by Diane VanDyke
As part of its ongoing Lively Arts Series, the College will present The Harlem Quartet on Friday, Jan. 14, at 8 p.m. in the Science Center Theater at the Central Campus in Blue Bell. The Quartet will also give a children’s performance earlier in the day at 10: 30 a.m. For the evening performance, tickets cost $25 for general admission, $20 for students and seniors and $10 for children. Tickets for the children’s performance cost $5.
The performances are made possible by grants from the National Endowment for the Arts American Masterpieces Program and the Mid-Atlantic Arts Foundation in partnership with the National Endowment for the Arts Regional Touring Program.
The Harlem Quartet is currently the resident ensemble in the New England Conservatory of Music’s Professional String Quartet program, and its members are Ilmar Gavilan, violin; Melissa White, violin; Juan-Miguel Hernandez, viola; and Paul Wiancko, cello. The quartet’s mission is to advance diversity in the classical music genre while engaging younger and new audiences through a variety of work featuring minority artists.
For the performance at Montgomery County Community College, The Harlem Quartet will perform the works of Billy Strayhorn, Duke Ellington and Wynton Marsalis.
The Harlem Quartet made its Carnegie Hall debut in the fall of 2006 at the Sphinx Organization’s 10th anniversary gala concert and has returned to Carnegie on numerous occasions. They released their first CD, Take the “A” Train, in 2007.They performed in many communities across the country including Detroit, New York, Los Angeles, Atlanta, and Boston and have been featured on WNBC, CNN, the “Today Show,” WQXR-FM, and the “Art Beat” section of the NewsHour with Jim Lehrer website.
In addition to being avid chamber musicians, each member of the Harlem Quartet is a seasoned solo artist. They are co-managed by Sciolino Artist Management (SAM) of New York City and the Sphinx Organization. Sphinx, a national non-profit organization, focuses on building diversity in classical music and providing access to music education in underserved communities.
Two Jazz giants — Saxophonist/ composer Joe Lovano and guitarist/ composer John Scofield — will reunite to perform at the College on Saturday, Jan. 22 at 8 p.m. in the Science Center Theater at the Central Campus in Blue Bell.
The performance is made possible by the Mid-Atlantic Arts Foundation’s Mid-Atlantic tours program in partnership with the National Endowment for the Arts Regional Touring Program.
These talented musicians performed together in John Scofield’s Quartet from 1989 through 1993 and are combining their talents with Matt Wilson and Matt Penman for an evening of superb jazz music at the College.
Scofield’s guitar work has influenced jazz since the late 1970s and continues to do so today. He is a masterful improviser whose music is a blend of post-bop, funk-edged jazz and R&B. Since the late 1980s, Lovano has been one of the world’s premiere saxophone players, earning a Grammy award and numerous acclamations for his work in the jazz world.
Tickets cost $25 for general admission, $20 for students and seniors and $10 for children.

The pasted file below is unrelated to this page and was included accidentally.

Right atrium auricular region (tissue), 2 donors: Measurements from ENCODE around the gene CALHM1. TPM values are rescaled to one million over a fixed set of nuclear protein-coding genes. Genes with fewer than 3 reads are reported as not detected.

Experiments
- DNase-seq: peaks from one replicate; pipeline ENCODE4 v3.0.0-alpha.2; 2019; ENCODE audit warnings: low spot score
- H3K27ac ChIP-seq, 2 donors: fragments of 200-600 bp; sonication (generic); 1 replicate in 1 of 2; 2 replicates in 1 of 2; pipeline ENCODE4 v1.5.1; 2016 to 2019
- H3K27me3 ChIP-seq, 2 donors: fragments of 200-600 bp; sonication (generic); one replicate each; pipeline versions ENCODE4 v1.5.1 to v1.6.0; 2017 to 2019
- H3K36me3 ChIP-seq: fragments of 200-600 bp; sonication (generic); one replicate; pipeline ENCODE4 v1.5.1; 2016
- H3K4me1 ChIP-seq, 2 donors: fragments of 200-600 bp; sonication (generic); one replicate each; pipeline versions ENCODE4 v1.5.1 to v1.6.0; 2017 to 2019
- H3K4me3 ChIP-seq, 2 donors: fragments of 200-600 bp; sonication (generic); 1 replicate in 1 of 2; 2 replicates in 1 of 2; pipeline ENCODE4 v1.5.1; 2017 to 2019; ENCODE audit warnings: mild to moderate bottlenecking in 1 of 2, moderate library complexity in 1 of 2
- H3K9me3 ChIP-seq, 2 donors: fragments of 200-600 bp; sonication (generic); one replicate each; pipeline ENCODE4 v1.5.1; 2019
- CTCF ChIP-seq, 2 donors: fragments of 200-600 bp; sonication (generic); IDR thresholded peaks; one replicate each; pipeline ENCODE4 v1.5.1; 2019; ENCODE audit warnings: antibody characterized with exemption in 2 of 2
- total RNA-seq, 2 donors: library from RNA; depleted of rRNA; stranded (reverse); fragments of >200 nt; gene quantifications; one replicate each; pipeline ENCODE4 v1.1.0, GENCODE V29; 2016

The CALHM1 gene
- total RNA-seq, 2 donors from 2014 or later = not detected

The Philadelphia Dance Company (PHILADANCO) dancers will bring their funk energy to the stage at Montgomery County Community College on Friday, Jan. 28, at 8 p.m. in the Science Center Theater at the Central Campus in Blue Bell. Tickets cost $25 for general admission, $20 for students and seniors and $10 for children.
As part of the College’s Young Arts Explorers program, PHILADANCO will also perform at 10:30 a.m. on Friday, Jan. 28, to entertain young audiences. Tickets are $5 each.
The Company will present “By Way of the Funk,” a new energetic piece by Urban Bush Women’s Founding and Artistic Director Jawole Willa Jo Zollar. Set to the music of Funkadelics & Parliament, this four-part work is a joyous celebration of PHILADANCO’s contributions to American dance.
The performances of PHILADANCO are made possible by the MetLife Community Connections Fund of the National Dance project, a program administered by the New England Foundation for the Arts. Major support for the National Dance Project is also provided by the Doris Duke Charitable Foundation with additional support from the Ford Foundation and the Andrew Mellon Fund.
PHILADANCO is a nonprofit organization that presents quality professional dance performances. Its mission is to improve the skills of emerging and professional dancers and choreographers in a nurturing environment while increasing the appreciation of dance among its many communities. PHILADANCO is known across the nation and around the world for its innovate creativity and preservation of predominantly African-American traditions in dance.
Mad Science will take audiences of all ages on an unforgettable journey through the Star Trek universe on Monday, Jan. 31, at 10:30 a.m. at the Science Center Theater at the Central Campus in Blue Bell. Tickets cost $5 each.
Star Trek Live is a 60-minute journey featuring special effects, audience interaction and an exploration of real space-age technology. Participants will join the crew of Starfleet Academy to be swept away on a Star Trek adventure learning about space technology and how to survive away from Mother Earth.
Mad Science’s mission is “to spark the imagination and curiosity of children by providing them with fun, interactive and educational programs that instill a clear understanding of science and how it affects their world.” Founded in 1986 by two brothers, Ariel and Ron Shlien, Mad Science has grown into an international business with about 86 franchises.
For information and tickets for any of the above performances, visit www.mc3.edu/livelyarts or call 215-641-6518.